Thursday, February 13, 2014

I Hate This Market!

I am the first to admit that I am at my best in a trending market and at my worst in a choppy range bound market. Furthermore, statistics show that most markets are not trending markets. So as long as the market is in this funk, I am forced to trade in my least favorite environment.

I can make both bullish and bearish arguments about this market. The bull case boils down to the fact that there is still lots of money out there at low interest rates and a favorable yield curve. The bearish argument is lengthy and has been stated here many times. As always, the bearish case makes the most sense, but the number of dead bears who have fought the tape are legion. So that leaves me playing small if at all until things become more clear. With that in mind, and being more comfortable with the bear case right now, I have made a probe type of trade by shorting the SPY. A body blow, if you will.


Here is an interesting article about the average length of bull markets. As one can see, we are just entering the zone where bull markets have ended - but there is much room for the bull market to last longer. The article is based upon data supplied by Schiller. There is much debate about this topic, because the indexes used to supply the data differed over the years.

http://asymmetryobservations.com/2013/09/16/the-real-length-of-the-average-bull-market/
 

Right now, the market is overbought and in rally / bounce back mode. Granted that the rally is narrow, on low volume and was laboring today. But it has not yet reversed back down. As I have shown in previous posts, each index has bounced in a different way. Thus, the NASDAQ 100 is just about at its old highs again, while the Dow Jones Industrial Average has made a pathetic dead cat bounce and the S&P 500 is somewhere in the middle between its recent highs and lows.



As expected, Janet Yellin is staying the course. She also did not stumble in her testimony before Congress. Also, nothing new has happened in the world's economies and the currency crises of Argentina and others has not become contagious. The essential question is given the poor economic recovery and the historic pumping of money by the Fed, what can Janet do to keep things going without pulling the rug out from under the recovery? How can she taper when the recovery is so pathetic despite the amazing stimulus? That's us at the bottom of the graph. Chart supplied by alias "hyperdyper" a great poster on IV.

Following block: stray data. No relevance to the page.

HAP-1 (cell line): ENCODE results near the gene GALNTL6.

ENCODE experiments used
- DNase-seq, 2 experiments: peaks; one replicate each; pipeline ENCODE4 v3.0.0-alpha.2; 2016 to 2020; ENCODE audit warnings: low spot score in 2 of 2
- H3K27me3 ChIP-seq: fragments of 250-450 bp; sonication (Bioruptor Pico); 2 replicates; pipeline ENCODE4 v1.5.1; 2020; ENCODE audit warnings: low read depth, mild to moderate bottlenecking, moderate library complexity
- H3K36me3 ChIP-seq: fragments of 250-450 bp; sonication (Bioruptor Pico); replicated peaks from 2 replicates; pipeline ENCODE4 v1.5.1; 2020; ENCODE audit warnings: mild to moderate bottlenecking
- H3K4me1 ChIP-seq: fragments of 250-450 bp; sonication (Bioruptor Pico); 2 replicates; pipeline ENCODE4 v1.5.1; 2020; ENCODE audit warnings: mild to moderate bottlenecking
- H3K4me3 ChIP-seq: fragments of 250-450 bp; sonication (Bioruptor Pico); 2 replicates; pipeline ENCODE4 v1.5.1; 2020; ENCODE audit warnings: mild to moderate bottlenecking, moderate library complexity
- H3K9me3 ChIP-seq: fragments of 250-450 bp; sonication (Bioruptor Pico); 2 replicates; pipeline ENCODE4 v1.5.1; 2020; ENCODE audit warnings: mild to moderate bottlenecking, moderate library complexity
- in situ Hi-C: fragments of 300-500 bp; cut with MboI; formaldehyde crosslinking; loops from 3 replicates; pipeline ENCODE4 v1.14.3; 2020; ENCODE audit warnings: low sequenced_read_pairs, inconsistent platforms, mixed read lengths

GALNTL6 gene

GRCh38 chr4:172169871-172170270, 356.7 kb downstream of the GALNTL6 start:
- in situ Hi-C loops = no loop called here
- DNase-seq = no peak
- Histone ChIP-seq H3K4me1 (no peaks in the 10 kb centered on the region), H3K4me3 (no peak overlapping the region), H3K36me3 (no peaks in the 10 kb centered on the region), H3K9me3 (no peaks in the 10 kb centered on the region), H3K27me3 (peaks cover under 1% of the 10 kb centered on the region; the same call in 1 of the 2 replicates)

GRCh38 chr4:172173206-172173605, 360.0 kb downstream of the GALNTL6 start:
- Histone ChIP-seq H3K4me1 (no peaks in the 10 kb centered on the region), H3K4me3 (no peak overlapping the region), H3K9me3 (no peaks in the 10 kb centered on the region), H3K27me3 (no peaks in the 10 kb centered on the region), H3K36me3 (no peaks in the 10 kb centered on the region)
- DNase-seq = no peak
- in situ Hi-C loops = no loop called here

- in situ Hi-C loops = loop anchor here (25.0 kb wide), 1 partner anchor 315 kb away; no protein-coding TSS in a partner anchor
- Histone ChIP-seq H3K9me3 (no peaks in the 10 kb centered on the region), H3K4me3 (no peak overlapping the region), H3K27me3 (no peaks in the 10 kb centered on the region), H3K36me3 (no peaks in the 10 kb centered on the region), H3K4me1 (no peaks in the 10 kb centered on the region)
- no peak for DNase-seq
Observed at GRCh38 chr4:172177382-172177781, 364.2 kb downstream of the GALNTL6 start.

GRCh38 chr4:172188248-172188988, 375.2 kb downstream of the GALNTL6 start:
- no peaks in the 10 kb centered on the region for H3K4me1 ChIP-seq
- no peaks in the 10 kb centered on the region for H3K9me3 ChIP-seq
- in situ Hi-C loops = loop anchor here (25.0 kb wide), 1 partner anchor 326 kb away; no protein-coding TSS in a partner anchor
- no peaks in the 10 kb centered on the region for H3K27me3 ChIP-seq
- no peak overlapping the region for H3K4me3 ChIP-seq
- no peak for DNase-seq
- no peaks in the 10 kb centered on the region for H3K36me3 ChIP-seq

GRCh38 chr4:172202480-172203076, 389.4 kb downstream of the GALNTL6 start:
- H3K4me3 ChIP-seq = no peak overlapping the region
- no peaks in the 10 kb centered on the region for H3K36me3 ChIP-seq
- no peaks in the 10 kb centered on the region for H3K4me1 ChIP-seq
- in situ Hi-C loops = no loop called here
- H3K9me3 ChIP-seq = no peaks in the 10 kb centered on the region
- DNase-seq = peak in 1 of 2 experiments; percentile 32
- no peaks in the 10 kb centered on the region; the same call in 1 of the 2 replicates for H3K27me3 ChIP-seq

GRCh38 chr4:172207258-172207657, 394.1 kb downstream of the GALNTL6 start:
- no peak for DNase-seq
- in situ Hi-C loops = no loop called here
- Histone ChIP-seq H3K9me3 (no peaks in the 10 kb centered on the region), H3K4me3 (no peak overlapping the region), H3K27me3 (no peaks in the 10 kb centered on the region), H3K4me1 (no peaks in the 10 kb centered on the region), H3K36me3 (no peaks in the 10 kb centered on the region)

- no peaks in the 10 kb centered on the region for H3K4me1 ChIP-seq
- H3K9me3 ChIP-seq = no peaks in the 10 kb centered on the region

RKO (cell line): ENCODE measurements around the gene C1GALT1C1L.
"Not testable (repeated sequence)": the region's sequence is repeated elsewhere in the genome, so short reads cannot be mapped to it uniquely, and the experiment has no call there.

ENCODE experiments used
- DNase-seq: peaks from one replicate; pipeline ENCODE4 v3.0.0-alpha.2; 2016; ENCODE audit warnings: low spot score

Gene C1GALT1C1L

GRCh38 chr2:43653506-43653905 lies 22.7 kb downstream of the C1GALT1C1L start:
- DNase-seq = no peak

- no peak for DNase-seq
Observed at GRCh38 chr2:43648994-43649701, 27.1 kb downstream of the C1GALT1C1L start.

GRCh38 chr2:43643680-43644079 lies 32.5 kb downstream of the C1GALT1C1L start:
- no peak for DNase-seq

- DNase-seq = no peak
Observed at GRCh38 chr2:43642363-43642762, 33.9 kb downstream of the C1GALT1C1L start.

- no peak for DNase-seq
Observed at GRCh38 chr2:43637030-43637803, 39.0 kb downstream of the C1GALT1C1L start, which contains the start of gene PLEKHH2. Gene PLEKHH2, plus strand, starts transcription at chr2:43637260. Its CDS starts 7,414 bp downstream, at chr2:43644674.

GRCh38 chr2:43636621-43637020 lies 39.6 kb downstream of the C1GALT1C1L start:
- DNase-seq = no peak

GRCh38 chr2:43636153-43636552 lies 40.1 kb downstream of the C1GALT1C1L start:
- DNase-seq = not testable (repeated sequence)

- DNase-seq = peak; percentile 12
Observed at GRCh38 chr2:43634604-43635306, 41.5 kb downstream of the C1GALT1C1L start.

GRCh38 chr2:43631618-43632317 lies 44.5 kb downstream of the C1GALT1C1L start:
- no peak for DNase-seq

God forbid we have any wars, but a black swan event occurring from Iran's actions of sending its war ships off the USA coast or Iran making belligerent war threatening speeches aimed at Israel and the USA may stir the pot. Maybe a China verses Japan war over disputed territories would shake things up. But maybe a black swan economic event outside the USA will do the trick. If not what is going to get us out of the horse latitudes?

Anyway, back from outer space and given the waning strength of this bounce, my SPY short may have a good chance to work out. I own no stocks and at present the Asian markets are down with the S&P futures down 8 points. Hopefully they will still be down in the morning. My plan is to be nimble and cover my short some time between 7 AM and around 10:30 AM. Having been chastened by the up and down volatility this past month, I think that grabbing nice profits when opportunity arises is the way to go. Then I will reassess things.

Then there are the big divergences in stock behavior. Look at these two great companies that have led the charge through 2013:

AMZN granted that AMZN is not making money but the revenue growth is there and whether one likes it or not, the market has supported AMZN all these years. Then again, one slip up like the recent bad quarterly report and the stock gets zapped.



PCLN on the other hand made a new high today. PCLN has a low PE and is growing like a weed. It responded well to great reports from EXPE and TRIP.




BIG Capital Advisors and Seaview Partners are not responsible for your investment decisions. We believe very strongly in our opinions, but you must perform your own due diligence in making your investment decisions.
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